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Feel free to scroll down from here or select a name to see the photographs and words of that person. Names in quotes are pseudonyms.
What's been on my mind a lot lately has been how much interfacing with screens and with social media has taken me out of my body, and it's been a real task of constantly coming back to being present in my body. I feel scattered. I feel like I'm not present at the moment either.
I feel so grateful to be in a place in my life where I can love living in my body and be present in it. I think growing up, especially being a middle schooler in the early 2000s, is a vulnerable time where we're having that relationship with our changing bodies. Probably all through teenagehood I thought of my body in terms of how it was perceived by other people and did I look good, you know, is my body acceptable to others.
It first started brewing when I was about 16. I lost some weight. I had a dairy allergy that I discovered, and I stopped eating dairy and I lost maybe 20 pounds. And people were constantly compliment me, and it was like this positive feedback of, "Oh, if you keep losing weight, we like you more, we approve of you more." And even then, I wouldn't say I had an eating disorder... and then I was sexually assaulted for the first time.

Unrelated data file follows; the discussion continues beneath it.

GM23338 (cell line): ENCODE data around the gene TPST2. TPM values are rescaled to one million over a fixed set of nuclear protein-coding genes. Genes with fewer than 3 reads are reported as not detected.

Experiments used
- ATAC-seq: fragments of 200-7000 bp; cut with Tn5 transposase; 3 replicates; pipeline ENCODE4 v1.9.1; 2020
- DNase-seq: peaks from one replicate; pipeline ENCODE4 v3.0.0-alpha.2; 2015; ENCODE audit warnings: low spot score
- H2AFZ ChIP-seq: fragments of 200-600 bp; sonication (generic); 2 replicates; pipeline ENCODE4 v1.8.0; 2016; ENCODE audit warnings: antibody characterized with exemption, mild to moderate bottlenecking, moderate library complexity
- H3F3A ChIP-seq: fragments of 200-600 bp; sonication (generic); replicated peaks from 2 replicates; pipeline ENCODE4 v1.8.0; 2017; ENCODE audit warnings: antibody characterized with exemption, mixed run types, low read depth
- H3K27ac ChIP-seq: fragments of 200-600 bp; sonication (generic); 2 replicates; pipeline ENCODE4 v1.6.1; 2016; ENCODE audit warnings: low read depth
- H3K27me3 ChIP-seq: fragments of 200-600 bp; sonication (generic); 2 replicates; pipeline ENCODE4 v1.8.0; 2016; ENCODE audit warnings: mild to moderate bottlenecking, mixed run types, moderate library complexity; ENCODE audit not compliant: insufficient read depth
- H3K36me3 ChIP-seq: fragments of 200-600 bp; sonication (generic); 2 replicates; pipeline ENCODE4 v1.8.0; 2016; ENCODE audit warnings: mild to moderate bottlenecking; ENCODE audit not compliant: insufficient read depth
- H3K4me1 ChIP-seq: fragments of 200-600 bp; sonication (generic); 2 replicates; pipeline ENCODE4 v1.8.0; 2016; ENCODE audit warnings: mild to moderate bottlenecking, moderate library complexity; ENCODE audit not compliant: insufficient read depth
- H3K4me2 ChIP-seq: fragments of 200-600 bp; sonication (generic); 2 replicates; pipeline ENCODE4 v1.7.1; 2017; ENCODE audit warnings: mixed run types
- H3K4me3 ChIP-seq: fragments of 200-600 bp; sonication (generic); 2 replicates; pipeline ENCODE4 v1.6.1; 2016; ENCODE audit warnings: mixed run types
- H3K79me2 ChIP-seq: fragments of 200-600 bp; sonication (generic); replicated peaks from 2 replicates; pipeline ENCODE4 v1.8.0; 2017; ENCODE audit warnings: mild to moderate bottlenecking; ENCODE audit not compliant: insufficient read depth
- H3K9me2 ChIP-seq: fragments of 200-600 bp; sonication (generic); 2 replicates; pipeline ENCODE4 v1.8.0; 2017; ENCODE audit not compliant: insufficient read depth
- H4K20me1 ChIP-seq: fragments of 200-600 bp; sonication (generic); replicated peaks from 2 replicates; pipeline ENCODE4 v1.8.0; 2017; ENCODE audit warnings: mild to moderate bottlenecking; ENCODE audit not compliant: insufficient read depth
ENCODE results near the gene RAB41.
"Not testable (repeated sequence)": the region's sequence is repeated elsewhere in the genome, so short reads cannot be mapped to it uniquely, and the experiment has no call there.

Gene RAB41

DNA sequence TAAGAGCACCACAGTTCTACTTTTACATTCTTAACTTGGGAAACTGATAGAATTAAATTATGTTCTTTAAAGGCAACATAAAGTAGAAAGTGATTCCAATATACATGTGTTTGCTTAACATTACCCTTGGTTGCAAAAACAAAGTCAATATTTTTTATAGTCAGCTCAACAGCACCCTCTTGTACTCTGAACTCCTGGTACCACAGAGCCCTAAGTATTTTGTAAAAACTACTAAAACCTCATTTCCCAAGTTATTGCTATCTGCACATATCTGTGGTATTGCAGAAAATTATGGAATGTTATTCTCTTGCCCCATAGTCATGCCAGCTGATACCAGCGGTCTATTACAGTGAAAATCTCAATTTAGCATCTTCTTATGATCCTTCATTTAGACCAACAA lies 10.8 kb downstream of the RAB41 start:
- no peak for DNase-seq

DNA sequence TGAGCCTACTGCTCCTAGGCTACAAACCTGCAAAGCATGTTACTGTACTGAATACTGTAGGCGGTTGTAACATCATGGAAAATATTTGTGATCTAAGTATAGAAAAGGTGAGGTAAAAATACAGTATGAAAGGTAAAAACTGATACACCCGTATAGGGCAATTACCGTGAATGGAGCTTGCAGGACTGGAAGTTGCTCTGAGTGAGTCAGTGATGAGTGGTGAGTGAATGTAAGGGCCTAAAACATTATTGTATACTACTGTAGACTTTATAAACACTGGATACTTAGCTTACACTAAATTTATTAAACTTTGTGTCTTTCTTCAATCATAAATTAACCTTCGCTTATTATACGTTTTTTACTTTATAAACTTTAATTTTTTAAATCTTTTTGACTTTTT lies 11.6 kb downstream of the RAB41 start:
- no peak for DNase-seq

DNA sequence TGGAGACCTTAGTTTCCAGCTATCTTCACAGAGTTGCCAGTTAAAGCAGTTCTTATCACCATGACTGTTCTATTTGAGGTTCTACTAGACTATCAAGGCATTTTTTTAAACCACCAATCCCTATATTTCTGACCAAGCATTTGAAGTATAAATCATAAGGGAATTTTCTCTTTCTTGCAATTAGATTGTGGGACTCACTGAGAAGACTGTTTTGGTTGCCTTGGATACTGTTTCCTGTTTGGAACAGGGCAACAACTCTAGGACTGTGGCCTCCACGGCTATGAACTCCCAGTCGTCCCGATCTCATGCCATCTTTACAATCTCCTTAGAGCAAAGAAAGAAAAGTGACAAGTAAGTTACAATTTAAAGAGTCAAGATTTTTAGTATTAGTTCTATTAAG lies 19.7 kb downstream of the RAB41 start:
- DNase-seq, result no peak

Looking back it's so clear to me, the timeline of, "That happened, I pushed it down and didn't acknowledge it, and then immediately developed an eating disorder." A lot of what I know about it now is it's about control and wanting to have control over your body.
A few days before I turned 18, my dad, who raised me as a single dad, died in an accident. And my whole world got flipped upside down entirely. And the eating disorder went away, and it felt so superficial to me. It felt like it... didn't even matter– who gives a fuck? That's how I felt.
The thoughts were so focused on controlling what I was eating and feeling better because I was thinner, and it just seemed so stupid after that. And I've had a couple other folks I've met who've had really life-changing losses and experiences like that [who] have also changed the way they think about their body in that way.
My view of the body in general as very mortal, like I am hyper aware of how temporary all of our bodies are. Yeah. And I didn't necessarily believe in our spirit existing outside of the body until somebody I knew so deeply, and love so deeply, was no longer in his body. He's made it very clear to me he's still around. I don't know. I think that has maybe shifted my relationship to my body as just, "This is not me, but it's my vessel." You know. It’s what I’m in.
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